One of the possible applications of microfabrication techniques that has been proposed is in the area of column separation devices, including electrophoresis devices. Jacobsen, et al. (Anal. Chem. 66:2369 (1994); Electrophoresis 16:481 (1995) have described a “microchip” electrophoresis device formed by etching an open electrophoresis channel, and suitable connecting reservoirs, on a glass slide. Because of the small chip dimensions, typically less than 10-15 cm on a side, it is necessary to form the separation column in the form of a serpentine pathway in order to achieve total column separation lengths suitable for most applications.
Although a serpentine column solves the problem of adequate column length on a microchip, it introduces a potentially serious limitation in terms of column resolution. When a electrophoretic band is migrating through a linear channel, the molecules making up the band, which are all migrating at roughly the same speed, tend to migrate as a tight band. However, the same molecules migrating through a turn in a serpentine pathway will migrate through the shorter inner side of the channel faster than through the longer outer side of the channel, leading to band spreading and nonuniformity across the width of the channel. At each turn in the pathway, more band resolution is lost. Heretofore, this problem has severely limited the range of practical electrophoresis applications in a microchip format.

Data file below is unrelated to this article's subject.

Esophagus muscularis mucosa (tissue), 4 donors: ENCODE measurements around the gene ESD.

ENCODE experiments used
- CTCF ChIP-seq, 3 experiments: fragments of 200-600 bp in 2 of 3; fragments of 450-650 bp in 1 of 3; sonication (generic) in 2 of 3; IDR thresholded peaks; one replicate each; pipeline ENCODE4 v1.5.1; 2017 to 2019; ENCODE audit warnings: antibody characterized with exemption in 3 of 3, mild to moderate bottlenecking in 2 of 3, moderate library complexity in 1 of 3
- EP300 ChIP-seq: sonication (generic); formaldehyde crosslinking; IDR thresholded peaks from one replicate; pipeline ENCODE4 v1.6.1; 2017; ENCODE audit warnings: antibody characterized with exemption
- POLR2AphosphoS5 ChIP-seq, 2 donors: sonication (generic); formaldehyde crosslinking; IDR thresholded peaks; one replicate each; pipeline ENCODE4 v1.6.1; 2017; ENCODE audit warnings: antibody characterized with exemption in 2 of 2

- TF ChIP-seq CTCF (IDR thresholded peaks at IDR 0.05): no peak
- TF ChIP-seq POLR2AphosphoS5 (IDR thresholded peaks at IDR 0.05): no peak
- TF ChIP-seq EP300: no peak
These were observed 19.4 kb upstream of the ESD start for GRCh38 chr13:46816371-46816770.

The application includes, in one aspect, an electrophoresis channel through which one or more charged species are intended to migrate under the influence of a voltage difference placed across opposite ends of the channel. The channel includes (i) a pair of channel segments disposed at an angle a with respect to one another, and (ii) an angled channel region connecting the two channel segments.